Brief Biochemistry of Melittin, a Toxin from Bee Venom

One protein structure that I have been wire modelling quite a bit is melittin, a toxin from honey bee (Apis mellifica) venom (examples below):

Melittin is a 26 amino acid peptide made of two alpha helical sections with a nonpolar N-terminus and a polar C-terminus. This structure resembles a bent rod most likely due to proline-14 causing helix destabilization. Given its structure, it is most often studied as a water-soluble tetramer when isolated at high concentrations in bee venom and a monomer at the lowest concentrations known for cell membrane disruption.

To elucidate, the toxicity of melittin on exposed cells comes from biochemical activities that are hardly mentioned in general discussion. As general knowledge, the most prevalent cause of accidental fatalities from bee venom stings results from allergic reactions in hypersensitive people. However, this lethal reaction is the result of phospholipase A2 and in some cases hyaluronidase. There are a myriad of other toxins in bee venom, such as melittin, that are weakly allergenic, yet still cause biochemical aberrations.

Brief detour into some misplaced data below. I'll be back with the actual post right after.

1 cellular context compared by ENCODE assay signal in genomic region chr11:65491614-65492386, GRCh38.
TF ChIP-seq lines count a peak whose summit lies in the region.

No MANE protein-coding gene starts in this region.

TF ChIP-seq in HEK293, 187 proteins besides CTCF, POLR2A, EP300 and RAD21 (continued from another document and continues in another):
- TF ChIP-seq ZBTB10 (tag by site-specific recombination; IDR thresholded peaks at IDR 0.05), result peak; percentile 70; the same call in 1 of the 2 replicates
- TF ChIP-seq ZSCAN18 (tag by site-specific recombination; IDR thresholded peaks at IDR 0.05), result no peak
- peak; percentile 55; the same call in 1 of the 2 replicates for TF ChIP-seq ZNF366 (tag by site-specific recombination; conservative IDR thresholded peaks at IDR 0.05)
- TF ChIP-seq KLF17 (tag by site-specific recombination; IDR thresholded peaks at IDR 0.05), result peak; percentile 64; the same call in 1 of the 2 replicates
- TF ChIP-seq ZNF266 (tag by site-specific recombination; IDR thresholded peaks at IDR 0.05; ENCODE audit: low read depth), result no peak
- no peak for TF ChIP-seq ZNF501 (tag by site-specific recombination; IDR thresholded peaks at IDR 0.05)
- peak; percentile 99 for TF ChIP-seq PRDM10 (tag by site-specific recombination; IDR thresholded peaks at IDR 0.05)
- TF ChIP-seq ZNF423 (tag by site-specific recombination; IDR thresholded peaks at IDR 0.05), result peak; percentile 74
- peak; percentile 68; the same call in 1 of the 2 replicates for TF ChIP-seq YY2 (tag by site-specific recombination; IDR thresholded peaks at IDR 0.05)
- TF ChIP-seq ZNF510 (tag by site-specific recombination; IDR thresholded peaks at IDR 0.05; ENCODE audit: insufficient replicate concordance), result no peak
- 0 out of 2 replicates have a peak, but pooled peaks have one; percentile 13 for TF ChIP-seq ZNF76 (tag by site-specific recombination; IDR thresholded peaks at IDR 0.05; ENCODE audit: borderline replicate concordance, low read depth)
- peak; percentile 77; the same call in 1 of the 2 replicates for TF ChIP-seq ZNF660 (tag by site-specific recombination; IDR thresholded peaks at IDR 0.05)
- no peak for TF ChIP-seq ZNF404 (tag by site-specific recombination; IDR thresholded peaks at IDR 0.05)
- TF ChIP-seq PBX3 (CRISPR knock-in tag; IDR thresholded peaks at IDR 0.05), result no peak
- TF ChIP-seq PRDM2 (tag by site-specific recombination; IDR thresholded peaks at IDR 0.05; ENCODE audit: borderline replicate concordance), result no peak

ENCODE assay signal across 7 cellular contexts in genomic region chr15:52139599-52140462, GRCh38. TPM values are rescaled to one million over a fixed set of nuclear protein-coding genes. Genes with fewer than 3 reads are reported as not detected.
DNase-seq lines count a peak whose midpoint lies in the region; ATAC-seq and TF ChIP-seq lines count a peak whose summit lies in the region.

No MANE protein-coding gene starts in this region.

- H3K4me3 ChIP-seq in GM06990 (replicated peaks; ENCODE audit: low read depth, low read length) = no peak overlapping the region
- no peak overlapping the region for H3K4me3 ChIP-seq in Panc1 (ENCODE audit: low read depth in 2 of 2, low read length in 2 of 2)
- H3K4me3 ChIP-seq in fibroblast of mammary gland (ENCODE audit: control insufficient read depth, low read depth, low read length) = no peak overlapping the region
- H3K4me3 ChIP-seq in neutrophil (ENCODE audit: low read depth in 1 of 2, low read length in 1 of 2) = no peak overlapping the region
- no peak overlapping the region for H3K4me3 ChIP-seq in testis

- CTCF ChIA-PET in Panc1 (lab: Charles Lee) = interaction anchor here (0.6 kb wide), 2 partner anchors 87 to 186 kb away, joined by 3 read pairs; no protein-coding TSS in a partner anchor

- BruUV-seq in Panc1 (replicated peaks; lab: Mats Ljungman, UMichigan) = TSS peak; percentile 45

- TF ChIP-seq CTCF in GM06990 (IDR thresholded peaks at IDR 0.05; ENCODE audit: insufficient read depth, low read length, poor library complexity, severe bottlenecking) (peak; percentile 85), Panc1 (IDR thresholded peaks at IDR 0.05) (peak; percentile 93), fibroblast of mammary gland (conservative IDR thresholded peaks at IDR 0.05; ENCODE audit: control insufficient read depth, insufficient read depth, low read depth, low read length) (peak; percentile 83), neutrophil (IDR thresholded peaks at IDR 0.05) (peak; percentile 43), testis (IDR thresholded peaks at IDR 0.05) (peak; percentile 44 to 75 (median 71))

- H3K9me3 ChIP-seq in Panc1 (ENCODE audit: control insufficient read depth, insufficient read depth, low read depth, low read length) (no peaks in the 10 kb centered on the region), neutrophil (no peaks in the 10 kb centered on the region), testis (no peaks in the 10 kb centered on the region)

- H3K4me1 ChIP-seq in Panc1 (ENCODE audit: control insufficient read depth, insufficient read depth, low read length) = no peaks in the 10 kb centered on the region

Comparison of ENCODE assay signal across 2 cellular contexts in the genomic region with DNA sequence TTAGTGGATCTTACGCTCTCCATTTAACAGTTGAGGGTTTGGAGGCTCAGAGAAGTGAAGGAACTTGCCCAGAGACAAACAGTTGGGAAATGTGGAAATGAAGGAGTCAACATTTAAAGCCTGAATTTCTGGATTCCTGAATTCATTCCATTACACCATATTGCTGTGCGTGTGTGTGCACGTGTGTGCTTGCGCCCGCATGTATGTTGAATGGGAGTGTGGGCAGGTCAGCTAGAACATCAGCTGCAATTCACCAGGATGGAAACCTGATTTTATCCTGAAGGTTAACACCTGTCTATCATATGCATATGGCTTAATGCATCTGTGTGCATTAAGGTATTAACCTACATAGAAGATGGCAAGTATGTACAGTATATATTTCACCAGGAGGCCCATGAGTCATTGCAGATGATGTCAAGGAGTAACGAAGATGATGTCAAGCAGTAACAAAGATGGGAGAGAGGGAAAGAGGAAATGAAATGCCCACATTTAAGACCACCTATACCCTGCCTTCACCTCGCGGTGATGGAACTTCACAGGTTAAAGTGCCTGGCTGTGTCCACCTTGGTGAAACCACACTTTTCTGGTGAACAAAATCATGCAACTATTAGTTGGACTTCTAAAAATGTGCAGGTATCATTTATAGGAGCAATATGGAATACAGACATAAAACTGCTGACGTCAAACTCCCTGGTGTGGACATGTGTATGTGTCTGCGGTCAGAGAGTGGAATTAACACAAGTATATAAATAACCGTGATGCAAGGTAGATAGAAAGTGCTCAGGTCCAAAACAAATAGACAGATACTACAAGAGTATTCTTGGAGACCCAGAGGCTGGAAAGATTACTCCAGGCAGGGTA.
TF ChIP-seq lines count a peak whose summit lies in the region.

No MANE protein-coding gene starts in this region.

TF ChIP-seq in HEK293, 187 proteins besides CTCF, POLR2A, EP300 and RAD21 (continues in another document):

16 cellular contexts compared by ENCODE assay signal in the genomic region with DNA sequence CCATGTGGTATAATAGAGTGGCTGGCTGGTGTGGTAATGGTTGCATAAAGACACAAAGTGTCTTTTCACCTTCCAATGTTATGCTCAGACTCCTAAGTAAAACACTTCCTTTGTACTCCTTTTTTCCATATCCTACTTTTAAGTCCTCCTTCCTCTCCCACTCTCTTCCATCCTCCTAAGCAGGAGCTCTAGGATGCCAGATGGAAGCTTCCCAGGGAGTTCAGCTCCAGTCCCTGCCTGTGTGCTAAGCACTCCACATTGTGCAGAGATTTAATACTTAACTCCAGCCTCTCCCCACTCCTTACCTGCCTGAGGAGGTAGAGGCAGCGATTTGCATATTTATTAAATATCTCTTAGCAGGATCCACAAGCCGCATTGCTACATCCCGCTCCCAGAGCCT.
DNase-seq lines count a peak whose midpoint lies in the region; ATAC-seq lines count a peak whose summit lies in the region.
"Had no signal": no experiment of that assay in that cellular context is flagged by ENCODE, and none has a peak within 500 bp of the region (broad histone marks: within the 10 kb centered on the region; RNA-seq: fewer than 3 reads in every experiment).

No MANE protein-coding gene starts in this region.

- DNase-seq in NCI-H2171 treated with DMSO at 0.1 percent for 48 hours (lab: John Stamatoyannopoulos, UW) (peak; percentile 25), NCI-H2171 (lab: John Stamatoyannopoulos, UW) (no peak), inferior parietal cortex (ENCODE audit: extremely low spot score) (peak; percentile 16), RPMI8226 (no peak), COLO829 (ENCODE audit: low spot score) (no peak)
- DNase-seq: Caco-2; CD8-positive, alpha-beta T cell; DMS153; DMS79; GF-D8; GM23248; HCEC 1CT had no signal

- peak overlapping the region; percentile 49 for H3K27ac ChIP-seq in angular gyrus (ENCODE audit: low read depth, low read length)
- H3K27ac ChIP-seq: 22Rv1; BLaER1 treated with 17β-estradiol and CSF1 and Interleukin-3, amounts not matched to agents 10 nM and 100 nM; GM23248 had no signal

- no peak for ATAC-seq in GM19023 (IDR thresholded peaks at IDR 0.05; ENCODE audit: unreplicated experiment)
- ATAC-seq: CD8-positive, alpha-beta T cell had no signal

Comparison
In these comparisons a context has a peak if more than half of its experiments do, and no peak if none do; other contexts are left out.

Specifically, melittin has the ability to inhibit some Ca(2+)/calmodulin kinases and ion transport pumps such as NA(+)/K(+) ATPase, thus increasing the cell membrane permeability to ions. In addition, negatively charged membrane lipids are an attractant to melittin, thus favoring melittin incorporation into the membrane leading to cell lysis.

Given the aberrant changes in cell structure from this protein, several complex mechanisms have been observed in bees to prevent autolysis by melittin. This protein is derived from a prepromelittin precursor that underwent a 21-amino acid signal peptide cleavage to form promelittin. Further processing occurs after promelittin is secreted into the bee venom sac to protect the bee from the damaging lytic effects of melittin.

P&S

References

Strong, P. N. & Wadsworth, J. D. F. (2000). Chapter 9:  Pharmacologically Active Peptides and Proteins from Bee Venom. In Rochat, H. & Marie-France Martin-Eauclaire M. (Ed. 1) Animal Toxins: Facts and Protocols. (127-151). Basel Switzerland:  Birkhäuser Verlag.

Terwilliger, T. C. & Eisenberg, D. (1981). “The Structure of Melittin” The Journal of Biological Chemistry, 257(11), 6016-22.

Yang, S. & Carrasquer, G. (1997). “Effect of melittin on ion transport across cell membranes”. Zhongguo Yao Li Xue Bao, 18 (1), 3–5.

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